I have it so easy compared to her, bhv and many others. Do I really have room to be depressed and feel sorry for myself? I have to remind myself that we each handle the same situations differently. There are those here who have handled the poop as just another stage of the disease, just another job to do. I think of divvi - the poop queen.
    • CommentAuthorNicky
    • CommentTimeFeb 13th 2018
     
    Charlotte, what a very, very sad situation for your friend. After having read that, I felt so foolish for pitying myself... What an eye opener. And also, I'm no longer in the "trenches" like some of you, so I really should not be feeling sorry for myself - I could have it so much worse & it was worse for me when he was at home. And of course, I've been saying to myself 'I could have it so much better' - I must stop that thought... I have the bad habit of dwelling on how our life should be & comparing our life to others that I know who are enjoying their golden years.

    So, I will be working harder at focusing on the positive. I've done it in the past, but it doesn't last very long. So today when I visited him, I reminded myself to focus on still being able to see him, hug him, hold his hand, walk with him & enjoy the fact he still knows me. He told me he loved me, that I was beautiful & was kissing my hand - all positive, although I was crying, I still told myself to enjoy it while I can & I did. Then he noticed I was crying & asked me what was wrong - he was still concerned about me - made me cry even more... I think changing our focus from the negative to the positive is an extremely difficult task - at least for me. I also know being negative is a waste of my energy.

    Today's visit was even more difficult, because I've been away for 12 days & I have never left him for so long without seeing him. I could see by the surprise & happiness in his eyes that he was truly happy to see me. He wouldn't let go when I hugged him. I know he has no concept of time, but by his strong reaction I can't help but think he somehow "felt" he hadn't seen me for a while, since I usually visit daily. Just wondering if anyone else thinks they can somehow "feel" or "sense" when it's been a long time between visits?? Or is that just in my mind?
    • CommentAuthorWolf
    • CommentTimeFeb 13th 2018
     
    There's something to remember about self pity. If we knew someone we cared about, who was exactly in our situation, we would certainly feel pity. Words don't house meaning. Change pity to empathy or sympathy. We should be feeling some of that for ourselves because we're not human if deep in there we don't feel this.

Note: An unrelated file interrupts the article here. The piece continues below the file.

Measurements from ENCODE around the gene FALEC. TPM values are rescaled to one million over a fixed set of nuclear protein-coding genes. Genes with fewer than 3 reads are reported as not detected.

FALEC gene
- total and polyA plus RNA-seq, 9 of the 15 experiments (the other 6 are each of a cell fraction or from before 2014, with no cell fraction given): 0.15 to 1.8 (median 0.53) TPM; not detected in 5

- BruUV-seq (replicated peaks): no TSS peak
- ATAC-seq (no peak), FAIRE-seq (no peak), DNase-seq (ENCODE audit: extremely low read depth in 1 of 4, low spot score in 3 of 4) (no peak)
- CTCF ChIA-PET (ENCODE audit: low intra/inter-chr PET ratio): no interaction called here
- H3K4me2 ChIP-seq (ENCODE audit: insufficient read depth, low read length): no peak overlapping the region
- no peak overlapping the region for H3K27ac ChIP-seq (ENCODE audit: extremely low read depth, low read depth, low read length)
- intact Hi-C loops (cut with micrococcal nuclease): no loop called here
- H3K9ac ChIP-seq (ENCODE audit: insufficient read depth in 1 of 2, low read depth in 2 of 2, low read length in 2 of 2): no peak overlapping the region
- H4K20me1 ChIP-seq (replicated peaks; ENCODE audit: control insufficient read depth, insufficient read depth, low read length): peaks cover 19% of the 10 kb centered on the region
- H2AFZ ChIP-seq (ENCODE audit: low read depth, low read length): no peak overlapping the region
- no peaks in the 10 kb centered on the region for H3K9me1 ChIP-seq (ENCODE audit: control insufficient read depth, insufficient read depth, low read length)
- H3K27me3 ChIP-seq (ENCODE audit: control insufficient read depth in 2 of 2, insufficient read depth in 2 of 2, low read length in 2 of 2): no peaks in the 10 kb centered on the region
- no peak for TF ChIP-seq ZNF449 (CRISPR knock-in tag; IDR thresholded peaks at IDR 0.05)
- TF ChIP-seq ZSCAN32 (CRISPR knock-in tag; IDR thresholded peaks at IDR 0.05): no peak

The son compared Nicky to her normal. That's pretty good when we can still be happy and it's pretty good that the son sees the wear and tear on the sensibilities.

    Remember also that many of us have felt that letdown after we have a period of normality we plug into. Part of the reaction is almost surely that return to the 'dungeon'.

    There was a night, one particular night and much to the distress of my neighbours, that I opened the window and screamed out into the night that I was sick and tired and wasn't going to take it anymore. I remember waking up the next morning shocked that I did that. I'm sure they heard me blocks away. Never mind.

    We all deal with it differently and most of us jump around being bobbed on a string like this but I say do not gently go into that goodnight - howl at the moon, become nothingness, out stoic a statue, weep endlessly, take no prisoners - it all works. Take a good look. I did. There aren't any style points awarded. Never mind.
    • CommentAuthorRodstar43
    • CommentTimeFeb 14th 2018 edited
     
    I started to believe. I lost a whole paragraph, what a pity. i thought some of my best writting, was lost. what a pity. It is too late for one left pointer finger wrighting while lyin on side with with kindle in bed. ,Now thats self pity.
    • CommentAuthormyrtle*
    • CommentTimeFeb 15th 2018
     
    bhv, IMO, empathy is not the goal. The goals are (1) dealing with our spouses more effectively, and (2) making ourselves feel better. When I was in the thick of things, what worked for me was detachment. I would step back psychologically from the situation and tried to think and act as though I were a professional aide or nurse. This enabled me to deal with him more effectively because my negative feelings (anger, grief, frustration, disgust) were not obvious to him.

    Detachment also made me feel better because stepping back from my negative feelings allowed me to take vacation from them. (It's impossible to feel better if you're constantly getting angry or frustrated.) It also enabled me to be kinder to him, which was very important to me. I realize that this kind of detachment or compartmentalization would not work for everyone.

    I've often wondered why you are doing all that heavy-duty outdoor work. It's hard enough caring for a demented spouse without also having to rebuild physical infrastructure. I made a similar mistake by continuing to do stressful legal work at the same time I was caring for my husband. I did it because I thought I needed the income to support us and because others (thinking I needed something else to focus on) encouraged me to do it. It was only when my husband was near death that I got professional financial advice and realized I could still afford to live in my house without working myself to death. Can you figure out something that will allow you to maintain your property but give your body a break?